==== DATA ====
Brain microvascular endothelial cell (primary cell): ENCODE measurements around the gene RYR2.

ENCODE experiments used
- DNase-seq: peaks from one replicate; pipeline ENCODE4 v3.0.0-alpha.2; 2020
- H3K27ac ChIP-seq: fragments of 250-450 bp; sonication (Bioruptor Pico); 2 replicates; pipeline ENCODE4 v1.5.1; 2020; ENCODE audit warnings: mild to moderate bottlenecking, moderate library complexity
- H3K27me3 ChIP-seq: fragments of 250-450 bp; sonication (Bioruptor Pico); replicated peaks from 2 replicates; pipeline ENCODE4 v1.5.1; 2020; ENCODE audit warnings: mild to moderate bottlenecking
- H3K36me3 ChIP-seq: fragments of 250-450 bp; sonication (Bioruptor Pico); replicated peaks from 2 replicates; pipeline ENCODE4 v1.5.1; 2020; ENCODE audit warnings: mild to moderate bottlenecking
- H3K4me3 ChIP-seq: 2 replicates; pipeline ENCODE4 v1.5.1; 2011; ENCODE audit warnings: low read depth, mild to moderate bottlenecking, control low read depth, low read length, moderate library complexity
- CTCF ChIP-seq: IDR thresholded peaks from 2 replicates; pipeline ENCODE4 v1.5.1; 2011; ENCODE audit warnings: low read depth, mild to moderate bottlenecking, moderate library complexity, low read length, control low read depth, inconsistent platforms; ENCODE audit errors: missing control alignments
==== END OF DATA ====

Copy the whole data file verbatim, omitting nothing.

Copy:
Brain microvascular endothelial cell (primary cell): ENCODE measurements around the gene RYR2.

ENCODE experiments used
- DNase-seq: peaks from one replicate; pipeline ENCODE4 v3.0.0-alpha.2; 2020
- H3K27ac ChIP-seq: fragments of 250-450 bp; sonication (Bioruptor Pico); 2 replicates; pipeline ENCODE4 v1.5.1; 2020; ENCODE audit warnings: mild to moderate bottlenecking, moderate library complexity
- H3K27me3 ChIP-seq: fragments of 250-450 bp; sonication (Bioruptor Pico); replicated peaks from 2 replicates; pipeline ENCODE4 v1.5.1; 2020; ENCODE audit warnings: mild to moderate bottlenecking
- H3K36me3 ChIP-seq: fragments of 250-450 bp; sonication (Bioruptor Pico); replicated peaks from 2 replicates; pipeline ENCODE4 v1.5.1; 2020; ENCODE audit warnings: mild to moderate bottlenecking
- H3K4me3 ChIP-seq: 2 replicates; pipeline ENCODE4 v1.5.1; 2011; ENCODE audit warnings: low read depth, mild to moderate bottlenecking, control low read depth, low read length, moderate library complexity
- CTCF ChIP-seq: IDR thresholded peaks from 2 replicates; pipeline ENCODE4 v1.5.1; 2011; ENCODE audit warnings: low read depth, mild to moderate bottlenecking, moderate library complexity, low read length, control low read depth, inconsistent platforms; ENCODE audit errors: missing control alignments